The purpose of a yard sale is to make money selling your stuff. In my opinion, having a yard sale is a big pain in the ass, so do it one time and do it right, and only if you are in debt.
I generally recommend giving your stuff away as you unclutter your life. The only exception is if you carry any debt. This might be credit card debt, car debt, student loans, medical bills or even a mortgage. If you owe someone money, a yard sale is a great way to work on the debt. A yard sale will also speed up the process of simplifying because, believe me, you will only want to do this once.
Here are the three steps to ensure a successful yard sale.
- have a system
- commit to paying off debt with ALL profits
- immediately post high priced items that don’t sell, on craigslist.org, ebay or a local classified site and have a pick up service scheduled to come at the end of the yard sale to pick up the rest.
#2 and #3 is self explanatory, but you need a great system for the big day, and this is what I recommend.
Two weeks prior to your yard sale:
- Divide & Conquer: Start three piles in your garage or an area that won’t get in the way of your day to day living. Section One: Sell, Section Two: Save (you want to save this stuff but you don’t want it in your house) and Section Three: Toss (it’s no good for you, or anyone else.) Between today and two days before the yard sale, you are filling these sections with contents from your home, shed, garage, attic, car, yard…where ever you have stuff.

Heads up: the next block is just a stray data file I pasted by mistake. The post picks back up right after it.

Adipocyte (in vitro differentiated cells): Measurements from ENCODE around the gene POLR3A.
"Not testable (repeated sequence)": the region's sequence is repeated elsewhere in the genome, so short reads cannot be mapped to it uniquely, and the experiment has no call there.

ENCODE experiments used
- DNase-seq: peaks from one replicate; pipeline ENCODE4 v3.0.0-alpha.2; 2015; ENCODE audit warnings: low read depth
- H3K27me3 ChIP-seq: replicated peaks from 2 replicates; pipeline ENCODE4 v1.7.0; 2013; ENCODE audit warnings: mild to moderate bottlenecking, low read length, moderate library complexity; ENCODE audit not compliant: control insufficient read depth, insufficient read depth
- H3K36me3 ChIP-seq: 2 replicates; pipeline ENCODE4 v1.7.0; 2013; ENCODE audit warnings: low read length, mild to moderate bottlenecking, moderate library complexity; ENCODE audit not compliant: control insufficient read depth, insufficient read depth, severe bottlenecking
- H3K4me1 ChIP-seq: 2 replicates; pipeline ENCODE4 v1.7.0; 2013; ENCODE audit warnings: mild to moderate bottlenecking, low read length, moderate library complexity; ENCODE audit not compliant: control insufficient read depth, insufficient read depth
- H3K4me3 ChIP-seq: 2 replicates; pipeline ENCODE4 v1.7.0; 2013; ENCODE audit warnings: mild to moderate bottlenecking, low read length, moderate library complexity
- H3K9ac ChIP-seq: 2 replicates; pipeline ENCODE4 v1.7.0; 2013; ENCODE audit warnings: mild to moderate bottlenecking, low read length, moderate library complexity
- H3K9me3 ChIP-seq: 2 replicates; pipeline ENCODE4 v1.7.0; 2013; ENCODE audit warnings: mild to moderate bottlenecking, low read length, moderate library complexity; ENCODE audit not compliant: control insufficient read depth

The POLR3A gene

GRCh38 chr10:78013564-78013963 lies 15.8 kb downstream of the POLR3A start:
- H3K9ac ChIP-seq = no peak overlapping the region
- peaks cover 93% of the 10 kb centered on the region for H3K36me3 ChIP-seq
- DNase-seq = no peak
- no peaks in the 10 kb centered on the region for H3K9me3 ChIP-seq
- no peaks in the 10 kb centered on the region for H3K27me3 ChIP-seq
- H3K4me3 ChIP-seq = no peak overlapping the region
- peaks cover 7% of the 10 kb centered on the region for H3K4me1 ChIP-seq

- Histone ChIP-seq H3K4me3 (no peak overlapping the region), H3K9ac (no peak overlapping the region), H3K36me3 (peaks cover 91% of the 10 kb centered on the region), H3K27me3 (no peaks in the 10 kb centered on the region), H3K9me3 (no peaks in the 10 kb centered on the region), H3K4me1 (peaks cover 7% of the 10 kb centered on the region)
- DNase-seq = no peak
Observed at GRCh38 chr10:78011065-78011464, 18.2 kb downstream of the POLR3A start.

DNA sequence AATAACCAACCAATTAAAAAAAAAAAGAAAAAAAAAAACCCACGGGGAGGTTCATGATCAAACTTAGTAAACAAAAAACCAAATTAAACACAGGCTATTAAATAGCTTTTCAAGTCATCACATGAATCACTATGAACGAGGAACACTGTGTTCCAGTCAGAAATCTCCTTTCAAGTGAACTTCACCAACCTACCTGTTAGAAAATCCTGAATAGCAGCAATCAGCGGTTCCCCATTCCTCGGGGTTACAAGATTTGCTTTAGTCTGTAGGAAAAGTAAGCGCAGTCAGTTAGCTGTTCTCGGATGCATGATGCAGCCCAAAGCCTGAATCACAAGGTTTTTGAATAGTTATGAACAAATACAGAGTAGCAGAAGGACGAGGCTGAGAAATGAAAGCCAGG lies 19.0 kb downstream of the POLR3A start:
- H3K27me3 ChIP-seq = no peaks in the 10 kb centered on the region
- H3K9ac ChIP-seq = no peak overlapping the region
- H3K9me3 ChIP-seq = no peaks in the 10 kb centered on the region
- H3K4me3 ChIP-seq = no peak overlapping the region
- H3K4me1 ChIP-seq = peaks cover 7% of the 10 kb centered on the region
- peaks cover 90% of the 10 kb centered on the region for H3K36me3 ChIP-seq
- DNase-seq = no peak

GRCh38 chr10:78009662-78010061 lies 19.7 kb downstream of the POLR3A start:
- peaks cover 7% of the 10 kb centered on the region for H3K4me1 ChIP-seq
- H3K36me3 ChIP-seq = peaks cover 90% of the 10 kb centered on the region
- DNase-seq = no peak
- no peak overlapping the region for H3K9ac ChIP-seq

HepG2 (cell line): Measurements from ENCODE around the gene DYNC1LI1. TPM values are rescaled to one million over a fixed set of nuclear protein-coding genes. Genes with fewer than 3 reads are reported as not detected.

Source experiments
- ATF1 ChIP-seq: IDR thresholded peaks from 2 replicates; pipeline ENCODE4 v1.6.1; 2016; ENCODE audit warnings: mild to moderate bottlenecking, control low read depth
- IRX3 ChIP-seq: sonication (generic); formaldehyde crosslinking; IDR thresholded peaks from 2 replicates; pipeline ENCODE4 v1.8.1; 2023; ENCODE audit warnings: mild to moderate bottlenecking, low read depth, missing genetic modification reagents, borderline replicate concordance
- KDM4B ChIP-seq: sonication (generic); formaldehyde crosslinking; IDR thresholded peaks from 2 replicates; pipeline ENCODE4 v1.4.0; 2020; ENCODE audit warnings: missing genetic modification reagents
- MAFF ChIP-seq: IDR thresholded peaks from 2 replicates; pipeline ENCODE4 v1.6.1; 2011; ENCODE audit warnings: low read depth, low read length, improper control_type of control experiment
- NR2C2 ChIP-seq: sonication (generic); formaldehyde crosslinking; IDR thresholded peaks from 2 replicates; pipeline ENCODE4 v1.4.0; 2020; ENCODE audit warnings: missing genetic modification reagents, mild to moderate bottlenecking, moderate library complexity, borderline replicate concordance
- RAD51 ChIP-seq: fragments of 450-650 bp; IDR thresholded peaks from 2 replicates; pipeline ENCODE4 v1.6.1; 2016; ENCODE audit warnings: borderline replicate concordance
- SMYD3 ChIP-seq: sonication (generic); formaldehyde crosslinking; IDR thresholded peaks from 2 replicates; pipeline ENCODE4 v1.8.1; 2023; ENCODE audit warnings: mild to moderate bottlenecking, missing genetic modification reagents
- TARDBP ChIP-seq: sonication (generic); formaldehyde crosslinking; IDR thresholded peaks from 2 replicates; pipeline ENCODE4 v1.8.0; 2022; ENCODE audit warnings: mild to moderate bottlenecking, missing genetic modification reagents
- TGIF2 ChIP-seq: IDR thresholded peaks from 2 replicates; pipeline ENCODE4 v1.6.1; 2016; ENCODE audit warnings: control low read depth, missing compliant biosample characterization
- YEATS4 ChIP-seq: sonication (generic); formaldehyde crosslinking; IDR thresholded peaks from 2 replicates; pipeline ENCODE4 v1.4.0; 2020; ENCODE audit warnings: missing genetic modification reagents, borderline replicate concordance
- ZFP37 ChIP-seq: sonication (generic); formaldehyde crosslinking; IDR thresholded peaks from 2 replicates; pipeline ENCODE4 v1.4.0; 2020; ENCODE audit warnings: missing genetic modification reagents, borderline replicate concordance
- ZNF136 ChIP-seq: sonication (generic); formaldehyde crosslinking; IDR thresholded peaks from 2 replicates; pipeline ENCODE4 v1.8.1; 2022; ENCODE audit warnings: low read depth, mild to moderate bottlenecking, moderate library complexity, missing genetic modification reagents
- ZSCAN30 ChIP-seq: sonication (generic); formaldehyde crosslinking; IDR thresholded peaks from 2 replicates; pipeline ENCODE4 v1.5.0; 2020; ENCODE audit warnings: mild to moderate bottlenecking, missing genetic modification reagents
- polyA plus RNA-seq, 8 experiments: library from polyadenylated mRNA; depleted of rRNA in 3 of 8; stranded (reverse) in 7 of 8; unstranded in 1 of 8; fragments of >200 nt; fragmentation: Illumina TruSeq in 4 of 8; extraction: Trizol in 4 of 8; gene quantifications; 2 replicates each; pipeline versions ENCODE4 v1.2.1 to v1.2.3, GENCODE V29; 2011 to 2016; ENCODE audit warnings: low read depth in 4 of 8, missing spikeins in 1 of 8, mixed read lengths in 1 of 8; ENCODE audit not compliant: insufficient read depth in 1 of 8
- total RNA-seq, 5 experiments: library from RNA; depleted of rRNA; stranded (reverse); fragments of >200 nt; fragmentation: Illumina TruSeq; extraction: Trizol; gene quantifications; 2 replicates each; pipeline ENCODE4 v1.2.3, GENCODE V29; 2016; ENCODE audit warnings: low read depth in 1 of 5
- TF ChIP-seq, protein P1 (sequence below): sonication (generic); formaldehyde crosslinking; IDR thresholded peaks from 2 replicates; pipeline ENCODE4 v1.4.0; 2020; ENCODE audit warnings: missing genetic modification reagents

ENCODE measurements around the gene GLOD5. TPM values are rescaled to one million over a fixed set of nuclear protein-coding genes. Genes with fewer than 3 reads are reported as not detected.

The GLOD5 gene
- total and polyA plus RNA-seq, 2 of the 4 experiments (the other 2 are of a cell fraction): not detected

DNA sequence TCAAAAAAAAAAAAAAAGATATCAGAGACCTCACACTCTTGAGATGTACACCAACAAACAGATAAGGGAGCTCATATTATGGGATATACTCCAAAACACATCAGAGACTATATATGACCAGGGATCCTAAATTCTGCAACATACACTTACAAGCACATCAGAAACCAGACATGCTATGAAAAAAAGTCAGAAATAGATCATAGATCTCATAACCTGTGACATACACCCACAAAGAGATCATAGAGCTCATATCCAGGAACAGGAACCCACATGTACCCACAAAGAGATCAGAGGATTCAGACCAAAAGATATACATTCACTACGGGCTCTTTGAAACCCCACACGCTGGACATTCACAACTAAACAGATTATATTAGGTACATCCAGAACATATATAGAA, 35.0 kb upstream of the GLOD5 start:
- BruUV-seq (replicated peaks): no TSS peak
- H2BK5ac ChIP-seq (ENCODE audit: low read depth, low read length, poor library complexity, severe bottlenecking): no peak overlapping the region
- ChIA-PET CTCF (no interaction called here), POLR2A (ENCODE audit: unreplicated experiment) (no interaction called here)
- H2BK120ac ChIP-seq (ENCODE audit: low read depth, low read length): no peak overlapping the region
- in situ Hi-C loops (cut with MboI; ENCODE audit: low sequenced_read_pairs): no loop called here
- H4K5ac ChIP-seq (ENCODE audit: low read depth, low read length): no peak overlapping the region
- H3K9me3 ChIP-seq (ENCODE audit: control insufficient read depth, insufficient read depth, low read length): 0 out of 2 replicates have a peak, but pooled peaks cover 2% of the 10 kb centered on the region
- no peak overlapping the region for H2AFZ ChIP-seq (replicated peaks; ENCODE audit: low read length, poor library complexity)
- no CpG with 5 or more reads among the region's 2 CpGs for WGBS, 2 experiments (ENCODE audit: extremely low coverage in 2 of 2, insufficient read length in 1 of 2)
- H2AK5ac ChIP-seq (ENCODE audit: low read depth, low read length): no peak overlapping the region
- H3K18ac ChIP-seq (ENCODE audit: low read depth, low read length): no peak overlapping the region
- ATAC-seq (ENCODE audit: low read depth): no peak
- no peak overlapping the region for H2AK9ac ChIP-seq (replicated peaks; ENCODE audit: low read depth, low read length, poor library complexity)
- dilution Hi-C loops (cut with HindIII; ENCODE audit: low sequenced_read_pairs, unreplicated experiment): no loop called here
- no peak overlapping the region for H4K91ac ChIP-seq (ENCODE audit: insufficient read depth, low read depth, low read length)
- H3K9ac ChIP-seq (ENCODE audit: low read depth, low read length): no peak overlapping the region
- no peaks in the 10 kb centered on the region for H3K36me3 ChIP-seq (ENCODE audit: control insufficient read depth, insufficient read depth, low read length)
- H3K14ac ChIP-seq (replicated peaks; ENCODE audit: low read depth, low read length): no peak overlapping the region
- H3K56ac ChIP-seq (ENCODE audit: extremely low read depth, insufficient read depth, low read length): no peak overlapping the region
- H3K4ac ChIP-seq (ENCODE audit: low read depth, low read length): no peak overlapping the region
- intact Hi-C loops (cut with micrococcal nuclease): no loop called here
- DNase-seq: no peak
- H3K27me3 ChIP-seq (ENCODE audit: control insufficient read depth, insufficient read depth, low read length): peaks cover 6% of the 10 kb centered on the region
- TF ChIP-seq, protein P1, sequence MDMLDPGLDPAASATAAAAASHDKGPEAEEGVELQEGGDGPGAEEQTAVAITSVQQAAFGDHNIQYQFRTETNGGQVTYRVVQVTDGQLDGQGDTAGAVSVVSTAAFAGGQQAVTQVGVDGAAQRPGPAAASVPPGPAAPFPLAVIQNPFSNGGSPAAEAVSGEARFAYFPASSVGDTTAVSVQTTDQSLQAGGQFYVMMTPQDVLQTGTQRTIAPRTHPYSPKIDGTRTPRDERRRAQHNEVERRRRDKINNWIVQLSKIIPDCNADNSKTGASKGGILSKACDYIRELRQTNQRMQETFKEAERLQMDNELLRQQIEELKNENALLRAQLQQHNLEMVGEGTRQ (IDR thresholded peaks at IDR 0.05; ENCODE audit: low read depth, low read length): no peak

- Check out clearing the clutter for more tips.
One week prior to your yard sale:
- Shine it up – clean everything up that you plan to sell and group it according to category.
- Dump everything that you don’t plan to sell or save.
Three days before:
- Make your signs. These signs should be bright and well written. My parents just had a yard sale and a friend told them to use red and yellow signs with red and yellow balloons attached to the sign. The color scheme drove traffic to their sale!
- Buy water and refreshments to sell or give away as a “gift with purchase”. (we ended up giving away drinks at our yard sale, but in the proper setting, you could sell them.)
- Make change at the bank. Be prepared for customers to pay for $1.00 items with a $20.00 bill. I recommend at least $80 in singles and $40 in fives.
- Borrow tables.
- Make pricing signs for each category. For instance, if you are selling clothing, “$1.00 Each or 7 for $5.00”. Encourage people to buy multiple items by offering a discount.
- Post yard sale announcements on free local websites.
- Get a good night of sleep.
- Post signs in good locations.
- Make lemonade or fill cooler with refreshments (for sale!)
- Display your “stuff”. Take pride in merchandising items or style areas that look like rooms if you are selling furniture. Have sections to make it easier to shop, like children’s, kitchen, outdoor, exercise.
- Work it! Be friendly and let customers know you are there to help.
- Be more flexible with pricing after 12:00pm. Most of your business will be done by noon. People like to shop yard sales early!
- That evening, say good bye to everything that did not sell and do not bring it back in the house. Hopefully, you have a pick up service coming for the leftovers asap!
- Count your money and apply to debt.
We had our last yard sale in 2010 and it was our last yard sale ever. The feeling of seeing our stuff go, was far greater than the cash reward, but it did put a hefty dent in the car loan we had at the time.